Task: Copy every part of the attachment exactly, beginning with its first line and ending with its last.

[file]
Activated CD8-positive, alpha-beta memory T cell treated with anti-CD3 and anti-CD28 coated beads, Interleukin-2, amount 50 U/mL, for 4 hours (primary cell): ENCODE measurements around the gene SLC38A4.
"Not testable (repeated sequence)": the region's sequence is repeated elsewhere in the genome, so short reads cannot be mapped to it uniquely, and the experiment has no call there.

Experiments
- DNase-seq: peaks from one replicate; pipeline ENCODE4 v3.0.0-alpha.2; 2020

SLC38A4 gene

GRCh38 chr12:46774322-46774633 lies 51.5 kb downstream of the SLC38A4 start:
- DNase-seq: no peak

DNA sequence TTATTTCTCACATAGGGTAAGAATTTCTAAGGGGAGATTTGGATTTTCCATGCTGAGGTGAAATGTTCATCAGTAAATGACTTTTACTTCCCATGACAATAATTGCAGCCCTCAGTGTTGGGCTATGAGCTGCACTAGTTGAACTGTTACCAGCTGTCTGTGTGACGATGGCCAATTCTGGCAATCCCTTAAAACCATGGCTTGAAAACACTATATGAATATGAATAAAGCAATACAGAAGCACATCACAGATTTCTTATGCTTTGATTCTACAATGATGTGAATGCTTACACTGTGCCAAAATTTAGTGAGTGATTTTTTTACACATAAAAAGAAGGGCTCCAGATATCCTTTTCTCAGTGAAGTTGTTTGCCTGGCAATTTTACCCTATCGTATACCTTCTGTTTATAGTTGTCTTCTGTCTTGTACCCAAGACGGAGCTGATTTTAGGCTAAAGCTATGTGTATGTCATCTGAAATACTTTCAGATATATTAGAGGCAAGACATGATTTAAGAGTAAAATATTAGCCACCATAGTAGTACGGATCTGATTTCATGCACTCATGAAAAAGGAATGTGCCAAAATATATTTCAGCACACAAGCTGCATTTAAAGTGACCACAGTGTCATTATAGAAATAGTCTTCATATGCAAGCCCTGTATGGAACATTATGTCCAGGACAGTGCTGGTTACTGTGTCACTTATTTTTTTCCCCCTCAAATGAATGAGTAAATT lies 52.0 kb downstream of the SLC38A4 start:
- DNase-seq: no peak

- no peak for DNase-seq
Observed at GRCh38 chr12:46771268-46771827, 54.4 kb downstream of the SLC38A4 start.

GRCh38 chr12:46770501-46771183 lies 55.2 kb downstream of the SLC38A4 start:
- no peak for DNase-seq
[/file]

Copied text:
Activated CD8-positive, alpha-beta memory T cell treated with anti-CD3 and anti-CD28 coated beads, Interleukin-2, amount 50 U/mL, for 4 hours (primary cell): ENCODE measurements around the gene SLC38A4.
"Not testable (repeated sequence)": the region's sequence is repeated elsewhere in the genome, so short reads cannot be mapped to it uniquely, and the experiment has no call there.

Experiments
- DNase-seq: peaks from one replicate; pipeline ENCODE4 v3.0.0-alpha.2; 2020

SLC38A4 gene

GRCh38 chr12:46774322-46774633 lies 51.5 kb downstream of the SLC38A4 start:
- DNase-seq: no peak

DNA sequence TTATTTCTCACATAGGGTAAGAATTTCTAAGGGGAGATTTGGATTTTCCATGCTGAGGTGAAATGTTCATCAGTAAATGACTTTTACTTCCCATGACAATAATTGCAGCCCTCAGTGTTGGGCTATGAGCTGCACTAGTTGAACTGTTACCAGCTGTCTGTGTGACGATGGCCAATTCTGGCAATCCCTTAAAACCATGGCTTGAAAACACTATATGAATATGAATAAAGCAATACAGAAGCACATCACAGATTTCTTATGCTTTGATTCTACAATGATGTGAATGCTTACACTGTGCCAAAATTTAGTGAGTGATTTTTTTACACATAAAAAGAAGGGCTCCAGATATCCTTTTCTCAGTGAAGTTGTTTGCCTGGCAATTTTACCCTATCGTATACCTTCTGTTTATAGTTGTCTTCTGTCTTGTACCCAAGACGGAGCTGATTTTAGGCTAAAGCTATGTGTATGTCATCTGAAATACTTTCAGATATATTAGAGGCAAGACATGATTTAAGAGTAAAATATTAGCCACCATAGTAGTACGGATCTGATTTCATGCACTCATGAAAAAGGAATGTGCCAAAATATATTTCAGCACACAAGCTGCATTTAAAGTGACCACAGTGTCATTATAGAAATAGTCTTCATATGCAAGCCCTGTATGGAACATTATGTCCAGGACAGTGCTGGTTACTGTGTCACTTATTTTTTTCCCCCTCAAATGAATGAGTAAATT lies 52.0 kb downstream of the SLC38A4 start:
- DNase-seq: no peak

- no peak for DNase-seq
Observed at GRCh38 chr12:46771268-46771827, 54.4 kb downstream of the SLC38A4 start.

GRCh38 chr12:46770501-46771183 lies 55.2 kb downstream of the SLC38A4 start:
- no peak for DNase-seq